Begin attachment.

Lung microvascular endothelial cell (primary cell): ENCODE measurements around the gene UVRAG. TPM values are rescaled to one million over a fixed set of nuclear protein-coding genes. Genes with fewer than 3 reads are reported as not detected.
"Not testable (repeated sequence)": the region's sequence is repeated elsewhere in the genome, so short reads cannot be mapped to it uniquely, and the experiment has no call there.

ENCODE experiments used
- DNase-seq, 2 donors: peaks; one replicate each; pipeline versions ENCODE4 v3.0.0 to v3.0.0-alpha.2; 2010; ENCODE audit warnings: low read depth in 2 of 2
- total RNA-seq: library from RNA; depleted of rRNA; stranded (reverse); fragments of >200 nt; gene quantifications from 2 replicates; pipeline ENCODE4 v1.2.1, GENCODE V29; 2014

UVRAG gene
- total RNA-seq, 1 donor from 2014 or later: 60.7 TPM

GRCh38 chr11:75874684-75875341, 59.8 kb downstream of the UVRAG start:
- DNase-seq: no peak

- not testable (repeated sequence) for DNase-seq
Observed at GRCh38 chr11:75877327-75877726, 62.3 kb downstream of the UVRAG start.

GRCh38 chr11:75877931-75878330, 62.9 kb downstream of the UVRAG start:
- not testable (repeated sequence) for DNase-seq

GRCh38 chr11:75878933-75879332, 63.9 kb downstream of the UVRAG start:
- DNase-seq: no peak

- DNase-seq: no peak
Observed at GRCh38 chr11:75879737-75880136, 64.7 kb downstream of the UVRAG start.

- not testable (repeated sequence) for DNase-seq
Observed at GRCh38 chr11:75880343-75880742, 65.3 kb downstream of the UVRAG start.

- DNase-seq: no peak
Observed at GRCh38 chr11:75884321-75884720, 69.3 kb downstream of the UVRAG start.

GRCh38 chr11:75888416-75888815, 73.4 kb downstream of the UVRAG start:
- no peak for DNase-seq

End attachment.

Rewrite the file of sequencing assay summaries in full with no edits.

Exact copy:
Lung microvascular endothelial cell (primary cell): ENCODE measurements around the gene UVRAG. TPM values are rescaled to one million over a fixed set of nuclear protein-coding genes. Genes with fewer than 3 reads are reported as not detected.
"Not testable (repeated sequence)": the region's sequence is repeated elsewhere in the genome, so short reads cannot be mapped to it uniquely, and the experiment has no call there.

ENCODE experiments used
- DNase-seq, 2 donors: peaks; one replicate each; pipeline versions ENCODE4 v3.0.0 to v3.0.0-alpha.2; 2010; ENCODE audit warnings: low read depth in 2 of 2
- total RNA-seq: library from RNA; depleted of rRNA; stranded (reverse); fragments of >200 nt; gene quantifications from 2 replicates; pipeline ENCODE4 v1.2.1, GENCODE V29; 2014

UVRAG gene
- total RNA-seq, 1 donor from 2014 or later: 60.7 TPM

GRCh38 chr11:75874684-75875341, 59.8 kb downstream of the UVRAG start:
- DNase-seq: no peak

- not testable (repeated sequence) for DNase-seq
Observed at GRCh38 chr11:75877327-75877726, 62.3 kb downstream of the UVRAG start.

GRCh38 chr11:75877931-75878330, 62.9 kb downstream of the UVRAG start:
- not testable (repeated sequence) for DNase-seq

GRCh38 chr11:75878933-75879332, 63.9 kb downstream of the UVRAG start:
- DNase-seq: no peak

- DNase-seq: no peak
Observed at GRCh38 chr11:75879737-75880136, 64.7 kb downstream of the UVRAG start.

- not testable (repeated sequence) for DNase-seq
Observed at GRCh38 chr11:75880343-75880742, 65.3 kb downstream of the UVRAG start.

- DNase-seq: no peak
Observed at GRCh38 chr11:75884321-75884720, 69.3 kb downstream of the UVRAG start.

GRCh38 chr11:75888416-75888815, 73.4 kb downstream of the UVRAG start:
- no peak for DNase-seq